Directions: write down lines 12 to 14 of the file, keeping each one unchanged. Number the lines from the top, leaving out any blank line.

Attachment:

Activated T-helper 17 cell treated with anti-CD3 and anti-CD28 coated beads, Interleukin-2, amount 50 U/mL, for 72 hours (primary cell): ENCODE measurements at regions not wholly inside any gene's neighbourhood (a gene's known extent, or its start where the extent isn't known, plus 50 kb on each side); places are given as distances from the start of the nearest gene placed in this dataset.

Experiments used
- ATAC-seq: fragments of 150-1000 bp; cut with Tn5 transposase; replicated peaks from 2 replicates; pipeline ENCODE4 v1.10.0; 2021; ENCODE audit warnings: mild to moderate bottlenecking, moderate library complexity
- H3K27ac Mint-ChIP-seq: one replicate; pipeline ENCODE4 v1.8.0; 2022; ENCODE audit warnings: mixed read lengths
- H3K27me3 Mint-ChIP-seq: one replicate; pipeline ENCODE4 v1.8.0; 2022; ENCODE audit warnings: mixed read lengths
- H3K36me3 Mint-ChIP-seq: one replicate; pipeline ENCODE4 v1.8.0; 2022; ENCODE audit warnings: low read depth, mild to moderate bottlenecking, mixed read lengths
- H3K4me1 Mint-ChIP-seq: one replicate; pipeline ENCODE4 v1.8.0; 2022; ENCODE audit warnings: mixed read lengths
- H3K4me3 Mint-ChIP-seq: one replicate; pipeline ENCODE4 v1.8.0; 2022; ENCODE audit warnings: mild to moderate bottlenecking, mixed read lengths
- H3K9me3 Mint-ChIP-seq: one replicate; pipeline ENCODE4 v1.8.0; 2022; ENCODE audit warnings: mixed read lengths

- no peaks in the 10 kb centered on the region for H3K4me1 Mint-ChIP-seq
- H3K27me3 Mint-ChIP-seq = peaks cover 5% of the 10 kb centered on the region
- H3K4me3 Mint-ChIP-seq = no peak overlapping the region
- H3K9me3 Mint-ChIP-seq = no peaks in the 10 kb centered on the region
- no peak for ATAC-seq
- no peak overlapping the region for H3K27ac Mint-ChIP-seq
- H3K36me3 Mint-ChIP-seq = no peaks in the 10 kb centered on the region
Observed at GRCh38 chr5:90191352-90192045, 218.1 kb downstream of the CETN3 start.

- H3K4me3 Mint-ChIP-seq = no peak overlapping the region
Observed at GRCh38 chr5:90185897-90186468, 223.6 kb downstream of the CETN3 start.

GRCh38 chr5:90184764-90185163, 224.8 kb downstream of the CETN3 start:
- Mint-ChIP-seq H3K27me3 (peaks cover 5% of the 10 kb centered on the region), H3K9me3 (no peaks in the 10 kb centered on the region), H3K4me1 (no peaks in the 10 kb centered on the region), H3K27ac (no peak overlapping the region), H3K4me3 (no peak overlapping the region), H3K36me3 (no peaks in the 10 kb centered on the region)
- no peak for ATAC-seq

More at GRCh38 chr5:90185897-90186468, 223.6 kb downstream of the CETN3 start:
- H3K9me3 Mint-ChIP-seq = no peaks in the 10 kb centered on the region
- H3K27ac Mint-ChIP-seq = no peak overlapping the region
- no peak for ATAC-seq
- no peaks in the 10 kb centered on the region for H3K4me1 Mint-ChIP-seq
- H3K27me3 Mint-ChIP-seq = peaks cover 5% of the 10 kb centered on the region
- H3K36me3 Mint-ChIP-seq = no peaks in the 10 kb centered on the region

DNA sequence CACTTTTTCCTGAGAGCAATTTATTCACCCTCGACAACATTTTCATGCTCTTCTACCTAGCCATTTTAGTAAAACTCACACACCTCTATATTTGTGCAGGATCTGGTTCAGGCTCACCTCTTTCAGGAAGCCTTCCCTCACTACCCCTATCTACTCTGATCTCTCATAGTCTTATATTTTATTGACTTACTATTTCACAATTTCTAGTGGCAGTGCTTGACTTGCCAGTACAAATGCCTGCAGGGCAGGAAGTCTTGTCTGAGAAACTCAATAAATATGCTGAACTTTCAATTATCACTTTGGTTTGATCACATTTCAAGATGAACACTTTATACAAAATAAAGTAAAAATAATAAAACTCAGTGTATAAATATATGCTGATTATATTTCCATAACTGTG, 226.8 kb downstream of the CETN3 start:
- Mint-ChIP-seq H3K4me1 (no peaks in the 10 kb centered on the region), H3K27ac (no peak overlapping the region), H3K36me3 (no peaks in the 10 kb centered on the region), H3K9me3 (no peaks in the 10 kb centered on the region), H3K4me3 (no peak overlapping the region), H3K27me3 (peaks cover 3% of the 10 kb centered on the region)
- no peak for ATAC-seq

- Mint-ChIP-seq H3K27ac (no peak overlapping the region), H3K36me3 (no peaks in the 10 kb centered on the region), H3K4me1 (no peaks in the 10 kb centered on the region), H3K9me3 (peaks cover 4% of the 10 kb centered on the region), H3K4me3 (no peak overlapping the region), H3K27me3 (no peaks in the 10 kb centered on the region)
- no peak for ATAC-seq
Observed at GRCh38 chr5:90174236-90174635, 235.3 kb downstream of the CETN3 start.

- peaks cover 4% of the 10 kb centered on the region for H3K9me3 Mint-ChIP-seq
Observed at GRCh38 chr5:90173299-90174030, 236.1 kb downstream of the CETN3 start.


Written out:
- H3K4me3 Mint-ChIP-seq = no peak overlapping the region
- H3K9me3 Mint-ChIP-seq = no peaks in the 10 kb centered on the region
- no peak for ATAC-seq